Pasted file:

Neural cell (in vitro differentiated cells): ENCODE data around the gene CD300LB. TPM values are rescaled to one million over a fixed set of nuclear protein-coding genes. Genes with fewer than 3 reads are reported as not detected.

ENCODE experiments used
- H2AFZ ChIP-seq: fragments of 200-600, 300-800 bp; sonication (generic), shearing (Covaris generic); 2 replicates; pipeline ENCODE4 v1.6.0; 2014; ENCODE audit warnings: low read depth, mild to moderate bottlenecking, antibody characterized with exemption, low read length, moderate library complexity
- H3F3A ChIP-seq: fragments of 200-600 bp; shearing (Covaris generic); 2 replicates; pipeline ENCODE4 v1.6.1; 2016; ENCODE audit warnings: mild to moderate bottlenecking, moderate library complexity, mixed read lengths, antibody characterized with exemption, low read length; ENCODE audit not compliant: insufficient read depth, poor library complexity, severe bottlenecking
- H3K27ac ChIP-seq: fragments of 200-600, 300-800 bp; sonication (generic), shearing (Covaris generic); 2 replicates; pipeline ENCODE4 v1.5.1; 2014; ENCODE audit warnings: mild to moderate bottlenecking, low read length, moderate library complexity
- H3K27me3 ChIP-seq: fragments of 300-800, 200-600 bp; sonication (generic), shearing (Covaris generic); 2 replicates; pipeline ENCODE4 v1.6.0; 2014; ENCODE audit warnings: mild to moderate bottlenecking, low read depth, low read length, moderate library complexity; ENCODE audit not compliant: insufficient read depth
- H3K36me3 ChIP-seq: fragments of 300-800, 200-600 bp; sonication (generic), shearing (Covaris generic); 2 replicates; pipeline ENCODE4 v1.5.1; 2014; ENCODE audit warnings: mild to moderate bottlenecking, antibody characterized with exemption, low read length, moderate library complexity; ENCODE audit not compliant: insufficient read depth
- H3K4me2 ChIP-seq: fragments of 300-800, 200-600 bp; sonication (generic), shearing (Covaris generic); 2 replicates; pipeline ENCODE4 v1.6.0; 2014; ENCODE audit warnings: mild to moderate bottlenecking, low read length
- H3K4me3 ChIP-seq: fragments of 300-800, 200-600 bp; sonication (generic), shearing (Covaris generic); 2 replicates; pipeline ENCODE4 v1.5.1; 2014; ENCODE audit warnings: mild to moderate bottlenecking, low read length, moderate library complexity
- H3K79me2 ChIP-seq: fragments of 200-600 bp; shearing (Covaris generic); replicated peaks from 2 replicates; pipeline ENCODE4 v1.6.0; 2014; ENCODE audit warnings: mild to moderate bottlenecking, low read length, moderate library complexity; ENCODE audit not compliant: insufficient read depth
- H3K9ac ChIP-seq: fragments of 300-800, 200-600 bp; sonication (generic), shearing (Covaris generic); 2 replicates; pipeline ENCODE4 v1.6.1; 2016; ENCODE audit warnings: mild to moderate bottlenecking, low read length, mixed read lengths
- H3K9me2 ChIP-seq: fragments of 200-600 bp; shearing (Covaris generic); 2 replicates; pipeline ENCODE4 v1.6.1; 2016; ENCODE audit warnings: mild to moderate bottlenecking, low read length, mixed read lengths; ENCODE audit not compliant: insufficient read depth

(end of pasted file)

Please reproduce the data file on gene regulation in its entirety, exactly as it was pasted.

Neural cell (in vitro differentiated cells): ENCODE data around the gene CD300LB. TPM values are rescaled to one million over a fixed set of nuclear protein-coding genes. Genes with fewer than 3 reads are reported as not detected.

ENCODE experiments used
- H2AFZ ChIP-seq: fragments of 200-600, 300-800 bp; sonication (generic), shearing (Covaris generic); 2 replicates; pipeline ENCODE4 v1.6.0; 2014; ENCODE audit warnings: low read depth, mild to moderate bottlenecking, antibody characterized with exemption, low read length, moderate library complexity
- H3F3A ChIP-seq: fragments of 200-600 bp; shearing (Covaris generic); 2 replicates; pipeline ENCODE4 v1.6.1; 2016; ENCODE audit warnings: mild to moderate bottlenecking, moderate library complexity, mixed read lengths, antibody characterized with exemption, low read length; ENCODE audit not compliant: insufficient read depth, poor library complexity, severe bottlenecking
- H3K27ac ChIP-seq: fragments of 200-600, 300-800 bp; sonication (generic), shearing (Covaris generic); 2 replicates; pipeline ENCODE4 v1.5.1; 2014; ENCODE audit warnings: mild to moderate bottlenecking, low read length, moderate library complexity
- H3K27me3 ChIP-seq: fragments of 300-800, 200-600 bp; sonication (generic), shearing (Covaris generic); 2 replicates; pipeline ENCODE4 v1.6.0; 2014; ENCODE audit warnings: mild to moderate bottlenecking, low read depth, low read length, moderate library complexity; ENCODE audit not compliant: insufficient read depth
- H3K36me3 ChIP-seq: fragments of 300-800, 200-600 bp; sonication (generic), shearing (Covaris generic); 2 replicates; pipeline ENCODE4 v1.5.1; 2014; ENCODE audit warnings: mild to moderate bottlenecking, antibody characterized with exemption, low read length, moderate library complexity; ENCODE audit not compliant: insufficient read depth
- H3K4me2 ChIP-seq: fragments of 300-800, 200-600 bp; sonication (generic), shearing (Covaris generic); 2 replicates; pipeline ENCODE4 v1.6.0; 2014; ENCODE audit warnings: mild to moderate bottlenecking, low read length
- H3K4me3 ChIP-seq: fragments of 300-800, 200-600 bp; sonication (generic), shearing (Covaris generic); 2 replicates; pipeline ENCODE4 v1.5.1; 2014; ENCODE audit warnings: mild to moderate bottlenecking, low read length, moderate library complexity
- H3K79me2 ChIP-seq: fragments of 200-600 bp; shearing (Covaris generic); replicated peaks from 2 replicates; pipeline ENCODE4 v1.6.0; 2014; ENCODE audit warnings: mild to moderate bottlenecking, low read length, moderate library complexity; ENCODE audit not compliant: insufficient read depth
- H3K9ac ChIP-seq: fragments of 300-800, 200-600 bp; sonication (generic), shearing (Covaris generic); 2 replicates; pipeline ENCODE4 v1.6.1; 2016; ENCODE audit warnings: mild to moderate bottlenecking, low read length, mixed read lengths
- H3K9me2 ChIP-seq: fragments of 200-600 bp; shearing (Covaris generic); 2 replicates; pipeline ENCODE4 v1.6.1; 2016; ENCODE audit warnings: mild to moderate bottlenecking, low read length, mixed read lengths; ENCODE audit not compliant: insufficient read depth